One of the earliest and most popular provisions of the Affordable Care Act — the one that allows young people to stay on their parents' plans until age 26 — may have a more far-reaching effect than previously measured, according to a new study published in the Journal of Health Economics.
The study determined the provision offers young adults more flexibility making both educational and work choices earlier in their lives. This flexibility leads to better employment matches for new workers entering the labor force. It also leads to higher overall wages, according to the study.
To conduct the study, researchers looked at similar provisions in state-based laws that were in effect before the passage of the Affordable Care Act. Between 1995-2010, at least 35 states began requiring employers to allow their employees' children to stay on their coverage plans until various ages — from 24 to 30.
Based on the provision's effect in those states and the fact more employers will have to provide coverage nationally under the Affordable Care Act, the study estimates the provision will increase wages by an average of 3.5% to 4.6% for people who were 18 or younger when the health-care overhaul passed.
The study identified a few ways Obamacare's dependent provision could influence labor-market decisions by young people.
First, without the provision, people attending college at later ages — at colleges that often require them to have health insurance — will experience lower costs from staying on their parents' plan. It could also lead them to pursue more time in college or graduate school, rather than immediately needing to find a job that offers health insurance.
Having health insurance also reduces the phenomenon known as "job-lock," in which workers feel confined to a job because they cannot take their employer-sponsored health insurance with them. With job-lock lessened, the researchers said, people are free to move around — often ending up with better-matching and higher-paying jobs.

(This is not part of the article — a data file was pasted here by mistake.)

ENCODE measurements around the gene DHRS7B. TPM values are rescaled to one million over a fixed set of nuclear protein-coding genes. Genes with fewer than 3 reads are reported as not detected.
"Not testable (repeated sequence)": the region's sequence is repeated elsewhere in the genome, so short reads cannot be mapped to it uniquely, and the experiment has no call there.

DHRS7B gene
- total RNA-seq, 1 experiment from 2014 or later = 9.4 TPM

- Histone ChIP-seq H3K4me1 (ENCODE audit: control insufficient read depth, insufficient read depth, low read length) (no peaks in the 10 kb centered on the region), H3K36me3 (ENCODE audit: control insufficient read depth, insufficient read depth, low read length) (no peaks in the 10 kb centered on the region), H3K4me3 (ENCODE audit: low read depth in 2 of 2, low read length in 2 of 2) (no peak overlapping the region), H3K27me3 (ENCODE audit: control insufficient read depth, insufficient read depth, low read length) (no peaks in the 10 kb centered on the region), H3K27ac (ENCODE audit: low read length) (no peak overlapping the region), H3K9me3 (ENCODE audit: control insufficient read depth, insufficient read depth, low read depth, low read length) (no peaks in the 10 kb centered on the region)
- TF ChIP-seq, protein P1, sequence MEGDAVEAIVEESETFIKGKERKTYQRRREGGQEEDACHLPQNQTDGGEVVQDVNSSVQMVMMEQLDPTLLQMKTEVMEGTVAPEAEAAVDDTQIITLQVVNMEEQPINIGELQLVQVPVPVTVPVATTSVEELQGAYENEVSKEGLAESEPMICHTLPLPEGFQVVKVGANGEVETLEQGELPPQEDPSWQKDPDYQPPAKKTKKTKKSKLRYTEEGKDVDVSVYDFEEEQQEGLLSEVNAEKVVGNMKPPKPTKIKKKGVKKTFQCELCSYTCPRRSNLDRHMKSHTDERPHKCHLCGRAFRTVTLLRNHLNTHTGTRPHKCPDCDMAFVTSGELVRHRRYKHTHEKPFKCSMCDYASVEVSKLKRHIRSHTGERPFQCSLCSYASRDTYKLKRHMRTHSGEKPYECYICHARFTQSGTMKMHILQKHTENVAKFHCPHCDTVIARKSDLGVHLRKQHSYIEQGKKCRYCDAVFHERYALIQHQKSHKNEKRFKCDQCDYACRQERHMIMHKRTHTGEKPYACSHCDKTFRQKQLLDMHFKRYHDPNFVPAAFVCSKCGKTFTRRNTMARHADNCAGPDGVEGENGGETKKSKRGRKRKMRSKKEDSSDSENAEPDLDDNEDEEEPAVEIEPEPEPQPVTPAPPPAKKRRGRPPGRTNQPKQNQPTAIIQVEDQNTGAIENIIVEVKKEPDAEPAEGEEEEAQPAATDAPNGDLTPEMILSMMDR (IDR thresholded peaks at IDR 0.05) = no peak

" This would be particularly important early in people’s careers before people gain experience in careers that are not their best matches," the researchers wrote.
Finally, the researchers cited a third possible effect — called the "compensating differential theory" — that suggests since having health insurance through an employer should lower ultimate wages, young workers could enter the labor force through jobs that offer higher wages but do not offer health insurance.
Based on the state laws studied in the research, women experience wage gains of about 3.1% while they have access to their parents' health insurance, an increase that largely continues to be evident after they lose access to dependent coverage. Men, meanwhile, experience gains of about 1.6% after they no longer have access to dependent coverage.
The extension of dependent coverage is one of the only universally popular provisions of Obamacare, which as a whole is still widely unpopular. According to a March poll conducted by the Kaiser Family Foundation, 80% of respondents said they had a favorable view of the provision — including 76% of Republicans.
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